People v Pulliam

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People v Pulliam 2023 NY Slip Op 03482 Decided on June 28, 2023 Appellate Division, Second Department Published by New York State Law Reporting Bureau pursuant to Judiciary Law § 431. This opinion is uncorrected and subject to revision before publication in the Official Reports.

Decided on June 28, 2023 SUPREME COURT OF THE STATE OF NEW YORK Appellate Division, Second Judicial Department
(Ind. No. 1954/18)

[*1]The People of the State of New York, respondent,


Kerry Pulliam, appellant.

Patricia Pazner, New York, NY (Caitlyn Carpenter and Anders Nelson of counsel), for appellant.

Melinda Katz, District Attorney, Kew Gardens, NY (Johnnette Traill, Nancy Fitzpatrick Talcott, and Tess Mariel O'Leary of counsel), for respondent.


Appeal by the defendant from a judgment of the Supreme Court, Queens County (Stephen Knopf, J.), rendered March 20, 2019, convicting him of robbery in the third degree and criminal possession of stolen property in the fifth degree, upon a jury verdict, and imposing sentence.

ORDERED that the judgment is reversed, as a matter of discretion in the interest of justice, and the matter is remitted to the Supreme Court, Queens County, for a new trial before a different Justice.

According to testimony elicited by the People at trial, on August 25, 2018, at approximately 1:40 p.m., the defendant entered a department store, took pairs of footwear from the store shelves, placed them in a bag, and walked past the store cash registers, setting off the store alarm as he exited the store. A store security guard, who had watched the theft on video surveillance cameras, followed the defendant outside the store and asked him to return the property. When the defendant refused, the guard grabbed the straps of the bag containing the footwear, and the defendant pulled the bag back, reached for his back pocket, and threatened, "[K]eep going or watch what's going to happen to you." The guard, thinking that the defendant possessed a weapon and fearful for his life, retreated and summoned nearby police officers, who shortly thereafter stopped the defendant at a nearby subway station and recovered from him the bag containing the stolen footwear. At the conclusion of the trial, the jury convicted the defendant of robbery in the third degree and criminal possession of stolen property in the fifth degree.

In fulfilling our responsibility to conduct an independent review of the weight of the evidence (see CPL 470.15[5]; People v Danielson, 9 NY3d 342), we nevertheless accord great deference to the jury's opportunity to view the witnesses, hear the testimony, and observe demeanor (see People v Mateo, 2 NY3d 383; People v Bleakley, 69 NY2d 490, 495). Upon reviewing the record here, we are satisfied that the verdict of guilt was not against the weight of the evidence (see People v Romero, 7 NY3d 633). To convict a defendant of robbery in the third degree, Penal Law § 160.00 requires a threat of immediate use of physical force. "The threatened use of force may be implicit in the defendant's conduct or when viewed under the totality of facts attendant to the incident" (People v Lopez, 161 AD2d 670, 671; see People v Zagorski, 135 AD2d 594, 595). Here, [*2]the jury was justified in concluding that the totality of the defendant's actions conveyed the threat of the immediate use of physical force (see People v Sandson, 173 AD3d 905, 906).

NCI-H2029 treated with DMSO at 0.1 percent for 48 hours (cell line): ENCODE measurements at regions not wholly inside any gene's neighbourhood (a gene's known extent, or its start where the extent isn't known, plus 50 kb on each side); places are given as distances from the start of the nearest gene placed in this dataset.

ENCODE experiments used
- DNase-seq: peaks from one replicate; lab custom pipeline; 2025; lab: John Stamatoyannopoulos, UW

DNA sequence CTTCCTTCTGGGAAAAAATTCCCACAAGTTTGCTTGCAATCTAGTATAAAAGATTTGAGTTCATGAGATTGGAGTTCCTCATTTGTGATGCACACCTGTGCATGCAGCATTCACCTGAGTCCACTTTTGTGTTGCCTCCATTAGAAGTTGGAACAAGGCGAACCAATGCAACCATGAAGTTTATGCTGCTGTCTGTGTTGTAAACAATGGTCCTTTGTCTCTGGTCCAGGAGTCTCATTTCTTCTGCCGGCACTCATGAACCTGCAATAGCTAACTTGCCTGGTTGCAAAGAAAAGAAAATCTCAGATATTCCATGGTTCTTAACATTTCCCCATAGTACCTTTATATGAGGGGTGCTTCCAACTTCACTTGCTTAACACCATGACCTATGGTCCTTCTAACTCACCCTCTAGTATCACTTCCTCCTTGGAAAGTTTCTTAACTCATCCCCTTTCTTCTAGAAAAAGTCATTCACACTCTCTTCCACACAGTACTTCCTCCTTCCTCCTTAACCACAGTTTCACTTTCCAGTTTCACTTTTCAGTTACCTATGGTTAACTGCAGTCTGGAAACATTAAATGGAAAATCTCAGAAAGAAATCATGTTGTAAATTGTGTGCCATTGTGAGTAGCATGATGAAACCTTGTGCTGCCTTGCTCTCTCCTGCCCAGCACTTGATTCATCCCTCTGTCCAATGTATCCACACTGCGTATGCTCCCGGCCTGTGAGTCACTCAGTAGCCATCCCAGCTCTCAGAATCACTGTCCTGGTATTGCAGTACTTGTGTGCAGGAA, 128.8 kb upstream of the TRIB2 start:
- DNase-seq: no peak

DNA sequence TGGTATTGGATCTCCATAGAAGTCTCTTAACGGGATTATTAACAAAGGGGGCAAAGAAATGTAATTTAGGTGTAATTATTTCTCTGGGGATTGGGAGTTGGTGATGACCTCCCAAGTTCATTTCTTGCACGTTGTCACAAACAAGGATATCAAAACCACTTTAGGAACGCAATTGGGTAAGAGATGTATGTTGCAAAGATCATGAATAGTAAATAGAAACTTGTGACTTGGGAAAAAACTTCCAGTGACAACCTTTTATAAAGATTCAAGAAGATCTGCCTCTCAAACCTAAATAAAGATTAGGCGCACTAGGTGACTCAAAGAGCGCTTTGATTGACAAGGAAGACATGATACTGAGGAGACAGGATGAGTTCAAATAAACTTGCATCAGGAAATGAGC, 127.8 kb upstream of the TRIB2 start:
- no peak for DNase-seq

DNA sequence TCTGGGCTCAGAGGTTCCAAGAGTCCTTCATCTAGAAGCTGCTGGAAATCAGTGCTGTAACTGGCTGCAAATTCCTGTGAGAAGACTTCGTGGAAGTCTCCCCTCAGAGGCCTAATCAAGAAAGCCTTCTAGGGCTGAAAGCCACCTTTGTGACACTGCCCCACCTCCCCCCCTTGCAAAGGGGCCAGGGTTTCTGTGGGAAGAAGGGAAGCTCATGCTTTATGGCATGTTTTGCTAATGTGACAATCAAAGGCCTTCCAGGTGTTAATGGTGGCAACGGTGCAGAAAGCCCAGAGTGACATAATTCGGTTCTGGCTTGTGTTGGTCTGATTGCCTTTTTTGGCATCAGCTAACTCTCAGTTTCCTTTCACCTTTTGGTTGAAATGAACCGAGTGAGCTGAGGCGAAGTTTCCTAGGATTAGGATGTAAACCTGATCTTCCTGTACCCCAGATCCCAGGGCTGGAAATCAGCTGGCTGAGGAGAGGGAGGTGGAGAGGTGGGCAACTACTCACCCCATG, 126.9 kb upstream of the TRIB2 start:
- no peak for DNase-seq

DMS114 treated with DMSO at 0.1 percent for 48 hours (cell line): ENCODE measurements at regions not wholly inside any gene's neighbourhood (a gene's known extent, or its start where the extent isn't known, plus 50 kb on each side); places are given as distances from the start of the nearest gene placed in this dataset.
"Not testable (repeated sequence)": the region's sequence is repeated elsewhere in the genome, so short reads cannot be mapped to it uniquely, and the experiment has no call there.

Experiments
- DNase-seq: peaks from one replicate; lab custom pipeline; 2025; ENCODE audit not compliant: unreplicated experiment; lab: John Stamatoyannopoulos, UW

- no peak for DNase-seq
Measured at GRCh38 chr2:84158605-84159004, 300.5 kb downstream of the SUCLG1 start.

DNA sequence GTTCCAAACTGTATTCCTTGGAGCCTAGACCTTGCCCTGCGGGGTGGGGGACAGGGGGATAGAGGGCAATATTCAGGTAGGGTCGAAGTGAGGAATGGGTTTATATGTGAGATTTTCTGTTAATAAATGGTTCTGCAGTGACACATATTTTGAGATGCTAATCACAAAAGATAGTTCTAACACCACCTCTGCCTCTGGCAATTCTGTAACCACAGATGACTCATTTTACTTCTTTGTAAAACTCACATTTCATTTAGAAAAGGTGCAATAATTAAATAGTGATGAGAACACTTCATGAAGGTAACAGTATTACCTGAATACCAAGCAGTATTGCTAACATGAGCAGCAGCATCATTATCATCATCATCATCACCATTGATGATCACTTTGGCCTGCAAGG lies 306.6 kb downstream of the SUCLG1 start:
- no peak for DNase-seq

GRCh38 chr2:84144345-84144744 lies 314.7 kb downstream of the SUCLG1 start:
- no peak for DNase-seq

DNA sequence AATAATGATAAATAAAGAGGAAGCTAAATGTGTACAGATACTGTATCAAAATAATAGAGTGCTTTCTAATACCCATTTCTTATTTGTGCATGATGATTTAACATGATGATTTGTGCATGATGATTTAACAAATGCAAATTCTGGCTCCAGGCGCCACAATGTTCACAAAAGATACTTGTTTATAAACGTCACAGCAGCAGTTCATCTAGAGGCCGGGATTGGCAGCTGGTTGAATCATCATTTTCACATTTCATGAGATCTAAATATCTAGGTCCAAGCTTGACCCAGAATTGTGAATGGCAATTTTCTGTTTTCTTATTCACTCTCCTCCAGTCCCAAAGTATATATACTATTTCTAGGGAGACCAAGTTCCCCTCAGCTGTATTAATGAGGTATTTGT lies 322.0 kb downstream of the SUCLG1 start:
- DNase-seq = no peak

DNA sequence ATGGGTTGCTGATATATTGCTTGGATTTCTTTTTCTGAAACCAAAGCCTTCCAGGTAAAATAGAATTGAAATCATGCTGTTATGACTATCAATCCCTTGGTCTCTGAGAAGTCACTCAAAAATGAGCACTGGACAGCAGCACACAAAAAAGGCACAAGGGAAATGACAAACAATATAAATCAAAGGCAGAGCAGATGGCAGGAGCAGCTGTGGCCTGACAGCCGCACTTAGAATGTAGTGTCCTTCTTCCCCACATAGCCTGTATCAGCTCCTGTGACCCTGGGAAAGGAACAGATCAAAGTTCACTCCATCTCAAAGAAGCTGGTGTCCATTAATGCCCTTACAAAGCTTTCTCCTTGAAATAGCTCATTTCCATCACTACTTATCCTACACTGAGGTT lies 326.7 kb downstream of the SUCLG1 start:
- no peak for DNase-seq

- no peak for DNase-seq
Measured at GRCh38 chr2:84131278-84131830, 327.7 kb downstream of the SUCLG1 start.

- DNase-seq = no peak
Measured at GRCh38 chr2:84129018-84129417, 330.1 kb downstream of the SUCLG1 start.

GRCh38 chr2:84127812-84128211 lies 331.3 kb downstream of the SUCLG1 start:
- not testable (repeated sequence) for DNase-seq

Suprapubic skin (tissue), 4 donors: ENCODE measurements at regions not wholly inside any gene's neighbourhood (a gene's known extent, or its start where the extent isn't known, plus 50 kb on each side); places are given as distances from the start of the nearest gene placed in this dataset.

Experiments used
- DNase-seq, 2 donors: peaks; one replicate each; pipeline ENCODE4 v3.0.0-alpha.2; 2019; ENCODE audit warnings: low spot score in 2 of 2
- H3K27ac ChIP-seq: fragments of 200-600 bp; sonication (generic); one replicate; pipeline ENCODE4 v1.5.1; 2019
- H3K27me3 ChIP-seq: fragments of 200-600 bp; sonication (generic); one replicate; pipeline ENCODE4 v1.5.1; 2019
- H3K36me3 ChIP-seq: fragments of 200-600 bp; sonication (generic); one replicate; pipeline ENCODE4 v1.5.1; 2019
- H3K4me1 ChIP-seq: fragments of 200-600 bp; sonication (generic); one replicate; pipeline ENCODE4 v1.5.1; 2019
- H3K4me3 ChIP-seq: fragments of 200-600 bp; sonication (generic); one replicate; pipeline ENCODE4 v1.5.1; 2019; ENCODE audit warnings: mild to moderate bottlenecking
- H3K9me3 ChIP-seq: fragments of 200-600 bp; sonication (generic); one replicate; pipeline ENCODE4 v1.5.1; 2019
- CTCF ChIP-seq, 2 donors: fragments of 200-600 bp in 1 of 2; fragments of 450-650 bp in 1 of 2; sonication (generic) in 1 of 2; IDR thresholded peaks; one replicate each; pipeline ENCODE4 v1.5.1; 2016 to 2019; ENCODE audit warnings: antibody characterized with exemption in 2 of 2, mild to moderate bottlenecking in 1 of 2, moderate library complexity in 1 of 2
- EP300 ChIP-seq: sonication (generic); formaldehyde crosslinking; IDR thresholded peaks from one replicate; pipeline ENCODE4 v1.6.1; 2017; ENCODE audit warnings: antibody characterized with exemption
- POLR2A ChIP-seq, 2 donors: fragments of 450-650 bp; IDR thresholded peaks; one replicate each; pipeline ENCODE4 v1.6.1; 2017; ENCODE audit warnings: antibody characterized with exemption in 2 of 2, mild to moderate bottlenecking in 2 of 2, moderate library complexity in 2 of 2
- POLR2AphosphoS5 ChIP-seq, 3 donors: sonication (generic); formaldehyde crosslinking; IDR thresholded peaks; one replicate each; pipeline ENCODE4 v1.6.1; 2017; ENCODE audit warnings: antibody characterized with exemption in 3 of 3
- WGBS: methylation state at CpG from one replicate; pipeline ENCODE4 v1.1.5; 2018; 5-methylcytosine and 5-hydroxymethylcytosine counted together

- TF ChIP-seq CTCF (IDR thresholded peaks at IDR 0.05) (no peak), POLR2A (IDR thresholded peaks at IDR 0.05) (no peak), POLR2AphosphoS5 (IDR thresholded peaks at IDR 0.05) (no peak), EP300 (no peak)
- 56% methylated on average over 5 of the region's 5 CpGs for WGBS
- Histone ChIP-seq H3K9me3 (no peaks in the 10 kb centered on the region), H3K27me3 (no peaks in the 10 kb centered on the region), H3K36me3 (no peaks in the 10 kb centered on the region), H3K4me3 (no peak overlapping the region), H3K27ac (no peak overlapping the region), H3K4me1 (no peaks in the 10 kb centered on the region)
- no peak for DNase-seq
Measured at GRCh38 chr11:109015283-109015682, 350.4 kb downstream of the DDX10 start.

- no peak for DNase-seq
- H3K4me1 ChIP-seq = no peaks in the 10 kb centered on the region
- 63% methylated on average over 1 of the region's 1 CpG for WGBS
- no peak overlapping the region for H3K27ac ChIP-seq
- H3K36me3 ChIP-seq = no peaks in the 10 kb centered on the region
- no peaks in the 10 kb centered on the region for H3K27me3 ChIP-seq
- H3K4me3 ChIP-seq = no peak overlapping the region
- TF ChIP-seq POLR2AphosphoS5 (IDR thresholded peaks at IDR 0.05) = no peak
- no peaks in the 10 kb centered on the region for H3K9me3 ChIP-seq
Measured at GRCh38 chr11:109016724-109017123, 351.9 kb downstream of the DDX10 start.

The defendant failed to preserve for appellate review his contention that he was deprived of his right to a fair trial by the Supreme Court's participation in the questioning of the trial witnesses (see CPL 470.05[2]; People v Ojeda, 118 AD3d 919). However, we reach that issue in the exercise of our interest of justice jurisdiction.

"[A] trial judge is permitted to question witnesses to clarify testimony and to facilitate the progress of the trial, and, if necessary, to develop factual information," so long as the judge does not take on the function or appearance of an advocate (People v Adams, 117 AD3d 104, 109 [internal quotation marks omitted]). Here, the Supreme Court engaged in its own lines of inquiry, which detailed the nature of the surveillance equipment tracking the defendant, elicited a detailed description of the perpetrator and the bags he was carrying, and what the perpetrator was observed doing on the video surveillance camera, asked leading questions as to what the guard saw and heard as the perpetrator left the store and triggered the store alarm, and noted that when the guard approached the perpetrator and asked for the merchandise back, the guard even said, "please," but the perpetrator still refused to return the items.

The Supreme Court also repeated the perpetrator's allegedly threatening language, "[K]eep going or watch what's going to happen to you," and noted that it looked like the perpetrator was reaching for something and the guard did not want to find out what it was. During the direct examination of the arresting officer, the court elicited the fact that the officer observed a duffel bag containing the stolen property on the subway platform next to the defendant.

Viewing the record as a whole, the Supreme Court took on the function and appearance of an advocate, at times even engaging in a running commentary on the testimony against the defendant. The court's conduct left the impression that its opinion favored the credibility of the People's witnesses and the merits of the People's case (see People v Moulton, 43 NY2d 944, 945; People v Mitchell, 184 AD3d 875), thus depriving the defendant of a fair trial (see People v Yut Wai Tom, 53 NY2d 44; Matter of Jacqulin M., 83 AD3d 844; People v Melendez, 227 AD2d 646).

Accordingly, a new trial is warranted.

The defendant's remaining contentions need not be addressed in light of our determination.



Maria T. Fasulo

Clerk of the Court

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